Getting fitter all the time



By this July I was seriously unfit. It’s been a rough three years and I’ve not found it easy to sink my sorrows into a gym routine. Whisky and cheese are better companions in the dark hours. Along the way I’ve also had a number of small, slightly risible incidents which haven’t helped, from a broken finger to a blood clot in the ankle and injuries to both shoulders. Nothing serious but they all contributed to the general malaise. I’d kept up a lot of Pilates just to stop me freezing up completely, but one class a week wasn’t cutting it.

The morning after I booked the Europa trip I bounced out of bed, unrolled the mat and started training. The pre-trip newsletter sent out in August specifically suggests getting a bit fitter and losing some weight.  Now I wonder whether I’m training for the sailing, or going sailing to get me back in the gym.

I am a very long way from where I’d like to be but a steady regime of four or five workouts a week is making a difference. I started off with about seven weeks of fairly gentle resistance exercises and some cycling, which got me back in the habit of exercise. Then I graduated to tougher workouts. Now, two months later, my upper body strength is miles better, I am certainly fitter and my core muscles are toughening up. And I’m shedding about 1kg a fortnight, without any serious dieting.

Every time I do a new class, though, I know how far I have to go. This morning, I am stiff from yesterdays kettlebells, which made my back and backside work harder than they’re used to.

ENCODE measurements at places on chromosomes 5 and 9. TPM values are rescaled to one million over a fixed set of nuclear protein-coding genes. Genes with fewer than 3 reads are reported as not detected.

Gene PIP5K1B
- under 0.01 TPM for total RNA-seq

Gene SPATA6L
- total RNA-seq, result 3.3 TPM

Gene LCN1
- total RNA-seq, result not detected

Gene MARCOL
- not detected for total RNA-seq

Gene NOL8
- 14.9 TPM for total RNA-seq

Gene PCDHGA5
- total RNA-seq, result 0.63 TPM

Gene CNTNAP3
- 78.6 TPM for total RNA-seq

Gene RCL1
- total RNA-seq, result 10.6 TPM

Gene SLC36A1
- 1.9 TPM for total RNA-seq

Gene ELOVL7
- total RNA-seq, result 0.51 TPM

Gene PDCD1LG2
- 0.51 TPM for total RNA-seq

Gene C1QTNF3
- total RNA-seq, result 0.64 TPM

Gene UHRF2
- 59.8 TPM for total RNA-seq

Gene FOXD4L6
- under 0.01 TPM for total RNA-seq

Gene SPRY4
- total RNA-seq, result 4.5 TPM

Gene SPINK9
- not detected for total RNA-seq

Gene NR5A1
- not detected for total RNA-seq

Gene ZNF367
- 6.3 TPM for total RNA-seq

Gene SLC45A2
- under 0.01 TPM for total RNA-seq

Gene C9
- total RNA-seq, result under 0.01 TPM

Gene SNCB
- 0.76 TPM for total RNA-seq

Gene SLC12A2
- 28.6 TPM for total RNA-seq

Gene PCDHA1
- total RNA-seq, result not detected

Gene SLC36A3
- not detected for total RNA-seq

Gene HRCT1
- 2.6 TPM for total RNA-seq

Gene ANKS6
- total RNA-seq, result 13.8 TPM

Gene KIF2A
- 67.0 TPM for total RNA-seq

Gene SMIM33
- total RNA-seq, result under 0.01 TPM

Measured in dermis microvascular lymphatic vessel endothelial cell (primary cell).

Some years ago, on a forum for cruising sailors, I posted a question about fitness regimes when living afloat. Many cruisers living on their boats think that a bit of winching, walking and cycling to the shops and the general lugging about involved in living aboard is enough. In nearly a decade of living on Roaring Girl, I found that wasn’t true. A great reply came from Mike and Rebecca, who were then just starting their cruising life as they kitted out a catamaran in Canada. Their blog,, is now on of the most read sailing blogs on the internet.  These two used to run a  martial arts gym and were elite athletes. The link takes you to the ‘shipshape’ page on their site, which only hints at the awesome shape they're in. I’m delighted to say that they’ve agreed to write a post for me on fitness afloat, which I’m looking forward to posting in December.

I started researching what the elite long-distance sailors do. Visiting Ellen Macarthur’s boat some time back, and watching an interview with her, showed me that she could not move about that boat without doing chin-ups to get from one cabin to the next. Simply being aboard those huge flying multi-hulls  is a workout regime.  So it is especially interesting to see the Team SCA plan. Here’s just one version  of what they do:


Repetitions: of 24, followed by repetitions of 20, 16, 12, 8 and 4

  • Horizontal pull-ups
  • Overhead lunges
  • Side slams
  • Push ups
  • Turkish get-ups


Interval Circuit Training: 30 seconds on, 30 seconds off. Three laps with 1 minute rest between each lap

  • Rowing
  • Paralette push ups
  • Stability ball upper body clockwork with weights
  • Box jumps
  • Horizontal pull-ups
  • Tricep dips
  • Mountain climbers
  • Kettlebell swings
  • Jump rope
  • Bosu squats
  • Russian twist with weights
  • GHD back extensions            
  • Medicine ball over the shoulder

(These two pictures are the team working out in Lanzarote: awesome!) I admit it: I’m not doing this routine yet, but it’s a goal of sorts. I am delighted though, that on this trip Europa isn’t racing.

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